Each year on my birthday I find myself wondering about the teenage boy, that lived across the street. A young boy, now a man, I never meet. I often wonder if the name of the street is as embedded into his core memory as it is in mine. As far as I am told, times were different back then. Wood Ave. was a neighborhood where people took care of each other. A place where kids, white kids, were safe.

 

I frequently wonder if that teenage boy still remembers my mother? If she or I ever cross his mind.

 

My parents had family over in what was their traditional weekly Sunday dinner. Sundays were set aside for our families to commune in food, drink, play, and laughter. It was a time to be merry before the harsh realities of the week began.

 

My two older siblings, my then five-year-old sister, and nine-year-old brother were playing outside with cousins when chaos erupted. The neighborhood men, grandfathers, and sons alike barged onto our front lawn, whipped with arsenals ready for war. They were armed with baseball bats, weapons, clubs, knives, and fists.

 

Take the children Inside!” my father and uncles shouted at the women.

 

My aunts scattered, some in tears fearfully screaming for their children to find shelter. My mother, being the fearless woman, she was, turned her fist into a weapon and begin to hit vigorously the man that had been hitting her husband, my father, repeatedly with a baseball bat.

 

I’m told that the teenage boy pushed my mother onto the ground. And with his fist punched her repeatedly in the stomach before discovering a baseball bat. He continued to beat her in the stomach over and over and over again. She was 8 months pregnant with twins.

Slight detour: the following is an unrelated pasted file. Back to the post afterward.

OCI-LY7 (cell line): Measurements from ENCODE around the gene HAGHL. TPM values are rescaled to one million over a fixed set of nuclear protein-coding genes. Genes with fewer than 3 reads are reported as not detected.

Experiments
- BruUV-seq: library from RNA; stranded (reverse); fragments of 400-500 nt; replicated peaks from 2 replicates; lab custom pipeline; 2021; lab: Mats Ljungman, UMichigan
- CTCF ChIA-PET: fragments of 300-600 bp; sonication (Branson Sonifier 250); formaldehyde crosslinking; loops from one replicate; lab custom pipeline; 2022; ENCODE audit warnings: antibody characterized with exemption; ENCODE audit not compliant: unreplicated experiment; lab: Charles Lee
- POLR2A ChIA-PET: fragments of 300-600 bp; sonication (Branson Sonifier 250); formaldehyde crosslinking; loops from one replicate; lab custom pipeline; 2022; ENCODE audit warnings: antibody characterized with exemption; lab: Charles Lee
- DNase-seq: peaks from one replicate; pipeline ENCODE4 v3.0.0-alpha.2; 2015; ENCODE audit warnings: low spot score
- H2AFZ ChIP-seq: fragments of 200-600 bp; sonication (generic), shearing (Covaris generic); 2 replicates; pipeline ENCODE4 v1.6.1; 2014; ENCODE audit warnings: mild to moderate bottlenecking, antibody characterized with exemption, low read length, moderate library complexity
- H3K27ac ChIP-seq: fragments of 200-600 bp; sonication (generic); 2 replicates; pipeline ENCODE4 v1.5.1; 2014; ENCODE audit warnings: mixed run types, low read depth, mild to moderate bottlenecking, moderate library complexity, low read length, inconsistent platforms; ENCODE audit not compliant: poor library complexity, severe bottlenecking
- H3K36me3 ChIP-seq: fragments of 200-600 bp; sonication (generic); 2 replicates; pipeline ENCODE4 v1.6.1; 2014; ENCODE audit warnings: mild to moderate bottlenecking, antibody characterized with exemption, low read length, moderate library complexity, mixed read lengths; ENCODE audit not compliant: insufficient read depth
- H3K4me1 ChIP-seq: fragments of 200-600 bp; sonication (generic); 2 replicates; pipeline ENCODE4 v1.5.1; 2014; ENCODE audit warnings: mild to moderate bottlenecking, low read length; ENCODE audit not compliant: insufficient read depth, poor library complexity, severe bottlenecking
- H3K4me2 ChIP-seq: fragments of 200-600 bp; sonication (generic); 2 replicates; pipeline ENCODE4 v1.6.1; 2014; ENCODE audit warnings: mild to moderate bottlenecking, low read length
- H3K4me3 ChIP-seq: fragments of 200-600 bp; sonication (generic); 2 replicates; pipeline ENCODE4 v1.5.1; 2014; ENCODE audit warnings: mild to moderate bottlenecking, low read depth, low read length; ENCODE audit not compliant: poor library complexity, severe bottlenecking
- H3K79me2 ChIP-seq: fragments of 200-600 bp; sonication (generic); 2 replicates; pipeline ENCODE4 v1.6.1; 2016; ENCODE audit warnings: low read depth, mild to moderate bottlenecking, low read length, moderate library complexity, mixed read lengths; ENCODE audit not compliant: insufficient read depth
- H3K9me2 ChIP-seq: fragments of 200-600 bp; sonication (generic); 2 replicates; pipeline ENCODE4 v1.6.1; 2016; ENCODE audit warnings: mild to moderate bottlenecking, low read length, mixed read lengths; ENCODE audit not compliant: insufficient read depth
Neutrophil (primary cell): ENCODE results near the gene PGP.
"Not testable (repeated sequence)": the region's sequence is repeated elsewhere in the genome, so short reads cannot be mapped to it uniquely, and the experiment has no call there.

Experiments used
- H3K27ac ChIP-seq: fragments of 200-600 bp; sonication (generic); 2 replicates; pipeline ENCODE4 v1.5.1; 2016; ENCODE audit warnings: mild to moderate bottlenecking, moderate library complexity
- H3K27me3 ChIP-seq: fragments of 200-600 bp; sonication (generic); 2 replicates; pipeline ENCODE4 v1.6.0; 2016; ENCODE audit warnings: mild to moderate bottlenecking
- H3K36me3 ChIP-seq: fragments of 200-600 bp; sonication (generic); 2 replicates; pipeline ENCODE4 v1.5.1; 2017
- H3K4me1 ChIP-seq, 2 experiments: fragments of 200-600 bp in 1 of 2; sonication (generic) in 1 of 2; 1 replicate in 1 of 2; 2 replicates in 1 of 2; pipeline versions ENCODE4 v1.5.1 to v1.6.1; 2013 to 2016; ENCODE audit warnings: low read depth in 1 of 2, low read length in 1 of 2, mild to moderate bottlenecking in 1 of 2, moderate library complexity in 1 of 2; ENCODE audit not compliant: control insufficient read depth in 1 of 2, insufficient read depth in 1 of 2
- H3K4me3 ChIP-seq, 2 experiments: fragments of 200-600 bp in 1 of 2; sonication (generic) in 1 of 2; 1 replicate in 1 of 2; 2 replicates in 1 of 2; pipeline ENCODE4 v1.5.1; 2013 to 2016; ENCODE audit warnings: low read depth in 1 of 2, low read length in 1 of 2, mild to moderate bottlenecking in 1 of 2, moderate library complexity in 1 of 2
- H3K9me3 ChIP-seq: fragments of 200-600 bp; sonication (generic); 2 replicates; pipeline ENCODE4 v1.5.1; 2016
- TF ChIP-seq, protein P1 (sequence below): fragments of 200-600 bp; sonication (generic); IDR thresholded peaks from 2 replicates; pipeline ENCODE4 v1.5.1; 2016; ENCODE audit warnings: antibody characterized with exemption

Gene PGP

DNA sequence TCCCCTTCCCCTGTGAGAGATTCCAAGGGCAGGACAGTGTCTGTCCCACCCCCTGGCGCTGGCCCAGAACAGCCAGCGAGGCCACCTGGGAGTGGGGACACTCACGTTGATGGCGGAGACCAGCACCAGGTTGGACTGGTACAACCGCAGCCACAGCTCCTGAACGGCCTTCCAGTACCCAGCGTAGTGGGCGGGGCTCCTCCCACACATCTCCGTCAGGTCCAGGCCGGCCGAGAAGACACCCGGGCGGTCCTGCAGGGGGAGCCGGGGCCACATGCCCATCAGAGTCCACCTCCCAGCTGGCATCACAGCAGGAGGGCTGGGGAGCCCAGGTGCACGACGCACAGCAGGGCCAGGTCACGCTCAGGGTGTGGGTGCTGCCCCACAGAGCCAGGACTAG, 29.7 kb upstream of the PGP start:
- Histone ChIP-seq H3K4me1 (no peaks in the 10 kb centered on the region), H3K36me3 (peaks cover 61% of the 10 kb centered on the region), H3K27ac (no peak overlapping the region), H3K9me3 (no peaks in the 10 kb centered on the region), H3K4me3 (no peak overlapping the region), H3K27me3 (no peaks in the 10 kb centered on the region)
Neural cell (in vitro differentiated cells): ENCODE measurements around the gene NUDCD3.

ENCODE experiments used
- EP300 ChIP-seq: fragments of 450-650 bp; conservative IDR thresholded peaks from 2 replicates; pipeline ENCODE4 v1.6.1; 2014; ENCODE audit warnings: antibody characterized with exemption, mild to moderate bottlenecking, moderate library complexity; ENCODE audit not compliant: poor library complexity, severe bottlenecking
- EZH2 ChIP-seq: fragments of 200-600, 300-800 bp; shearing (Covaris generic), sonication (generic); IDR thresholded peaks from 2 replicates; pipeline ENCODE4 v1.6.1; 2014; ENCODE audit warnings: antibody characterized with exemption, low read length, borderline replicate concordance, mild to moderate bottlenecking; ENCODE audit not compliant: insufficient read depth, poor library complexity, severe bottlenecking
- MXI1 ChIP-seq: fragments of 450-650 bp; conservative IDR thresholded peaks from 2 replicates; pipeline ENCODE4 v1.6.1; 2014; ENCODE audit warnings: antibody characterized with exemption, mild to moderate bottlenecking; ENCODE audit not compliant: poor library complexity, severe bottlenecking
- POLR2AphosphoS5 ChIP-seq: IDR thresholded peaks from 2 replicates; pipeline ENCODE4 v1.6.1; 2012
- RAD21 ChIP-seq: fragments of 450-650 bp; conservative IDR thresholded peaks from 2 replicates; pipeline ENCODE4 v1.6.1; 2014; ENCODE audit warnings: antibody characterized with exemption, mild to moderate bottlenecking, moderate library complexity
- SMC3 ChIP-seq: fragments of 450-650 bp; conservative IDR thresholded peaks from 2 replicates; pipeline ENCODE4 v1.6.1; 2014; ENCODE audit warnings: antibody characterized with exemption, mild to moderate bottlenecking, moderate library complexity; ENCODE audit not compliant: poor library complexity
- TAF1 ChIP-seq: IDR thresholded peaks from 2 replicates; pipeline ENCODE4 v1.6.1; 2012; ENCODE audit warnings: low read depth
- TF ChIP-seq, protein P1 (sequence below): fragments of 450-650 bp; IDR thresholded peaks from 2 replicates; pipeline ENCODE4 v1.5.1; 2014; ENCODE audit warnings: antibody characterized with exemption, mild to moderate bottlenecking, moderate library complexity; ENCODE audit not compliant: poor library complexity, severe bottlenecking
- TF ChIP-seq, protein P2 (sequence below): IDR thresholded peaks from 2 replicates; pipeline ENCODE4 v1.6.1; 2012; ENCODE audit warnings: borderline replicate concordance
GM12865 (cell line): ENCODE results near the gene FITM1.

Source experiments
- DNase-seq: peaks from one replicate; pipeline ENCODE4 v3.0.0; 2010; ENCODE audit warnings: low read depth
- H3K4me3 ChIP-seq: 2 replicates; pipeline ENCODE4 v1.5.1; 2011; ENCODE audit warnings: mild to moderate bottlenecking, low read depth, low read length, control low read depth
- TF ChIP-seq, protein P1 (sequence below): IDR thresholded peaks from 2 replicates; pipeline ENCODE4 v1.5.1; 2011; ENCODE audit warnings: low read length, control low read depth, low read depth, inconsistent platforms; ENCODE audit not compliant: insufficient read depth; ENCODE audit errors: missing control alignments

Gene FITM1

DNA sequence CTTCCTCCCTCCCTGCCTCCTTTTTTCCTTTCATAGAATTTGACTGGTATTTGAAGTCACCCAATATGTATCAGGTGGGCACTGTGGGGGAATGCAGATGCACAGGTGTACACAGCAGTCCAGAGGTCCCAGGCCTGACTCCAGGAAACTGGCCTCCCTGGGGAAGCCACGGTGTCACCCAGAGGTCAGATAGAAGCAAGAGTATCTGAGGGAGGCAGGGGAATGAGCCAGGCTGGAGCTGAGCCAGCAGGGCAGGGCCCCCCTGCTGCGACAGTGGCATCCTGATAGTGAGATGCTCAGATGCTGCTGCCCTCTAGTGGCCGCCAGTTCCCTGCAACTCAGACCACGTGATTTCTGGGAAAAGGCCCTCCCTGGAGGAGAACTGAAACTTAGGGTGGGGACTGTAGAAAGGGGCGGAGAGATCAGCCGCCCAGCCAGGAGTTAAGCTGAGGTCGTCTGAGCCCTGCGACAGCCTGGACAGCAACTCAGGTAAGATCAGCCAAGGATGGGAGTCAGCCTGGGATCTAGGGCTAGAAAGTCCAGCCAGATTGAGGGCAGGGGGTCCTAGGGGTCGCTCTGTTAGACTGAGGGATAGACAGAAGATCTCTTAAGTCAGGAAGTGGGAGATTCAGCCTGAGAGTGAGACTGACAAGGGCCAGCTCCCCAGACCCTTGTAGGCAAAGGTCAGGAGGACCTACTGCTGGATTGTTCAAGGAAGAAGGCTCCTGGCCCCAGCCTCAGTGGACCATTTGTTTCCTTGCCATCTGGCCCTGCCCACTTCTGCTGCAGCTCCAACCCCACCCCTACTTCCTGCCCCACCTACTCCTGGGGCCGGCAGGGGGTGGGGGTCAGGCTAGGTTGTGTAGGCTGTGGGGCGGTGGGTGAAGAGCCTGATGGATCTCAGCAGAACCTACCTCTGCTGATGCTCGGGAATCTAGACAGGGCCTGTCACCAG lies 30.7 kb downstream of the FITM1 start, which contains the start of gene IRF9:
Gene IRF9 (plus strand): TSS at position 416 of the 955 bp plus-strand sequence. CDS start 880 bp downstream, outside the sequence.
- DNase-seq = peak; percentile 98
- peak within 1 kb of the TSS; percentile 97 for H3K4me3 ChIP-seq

I do not know the remaining events of that day. I can only imagine they were too painful to revisit. On September 24th, 1981, my mother was forced into an emergency C-section, losing one child and delivering another.


Years later, I heard that the mother of that teenage boy pleaded with my mother to drop the charges. My mother consented. If the tables were turned. I don't think I would be so forgiving. She deserved better. My parents deserved better. This was not the American Dream my parents boldly set off to create.

 

My parents rarely spoke about the events that lead to my birth. In fact, I would have never known if it wasn’t for my active imagination. I always felt like there was something missing as a child. I would make up for it by playing with an imaginary friend, a sister.

 

I was eleven when my mother sat me down to explain the horrid events that led to my birth. I’ve blocked out most of it. It’s a story too painful to think about let alone express. The loss. The anger. The rejection. The loneliness. My parents barely spoke of her, I never knew there were two of us until that day.

 

The 2016 presidential election marked the rise of unspeakable hate and bigotry in the U.S. It never disappeared or laid dormant. There are countless similar stories left untold that continue to happen each day. But I can’t help but wonder if that teenage boy along with the rest of the mob that flooded onto my front lawn that day, have ever attempted to live across the street from families like mine ever again. To make amends for a life never lived, for a mother’s forgiveness, and for a young child's atonement.

 

Or I can’t help but wonder if you and the rest of your group blame families like mine as the catalyst for a series of events that unfolded into the disintegration of your neighborhood? Leaving you all to reminisce about “The good old days on Wood Ave.” A time when America was simple, a time when it was great.”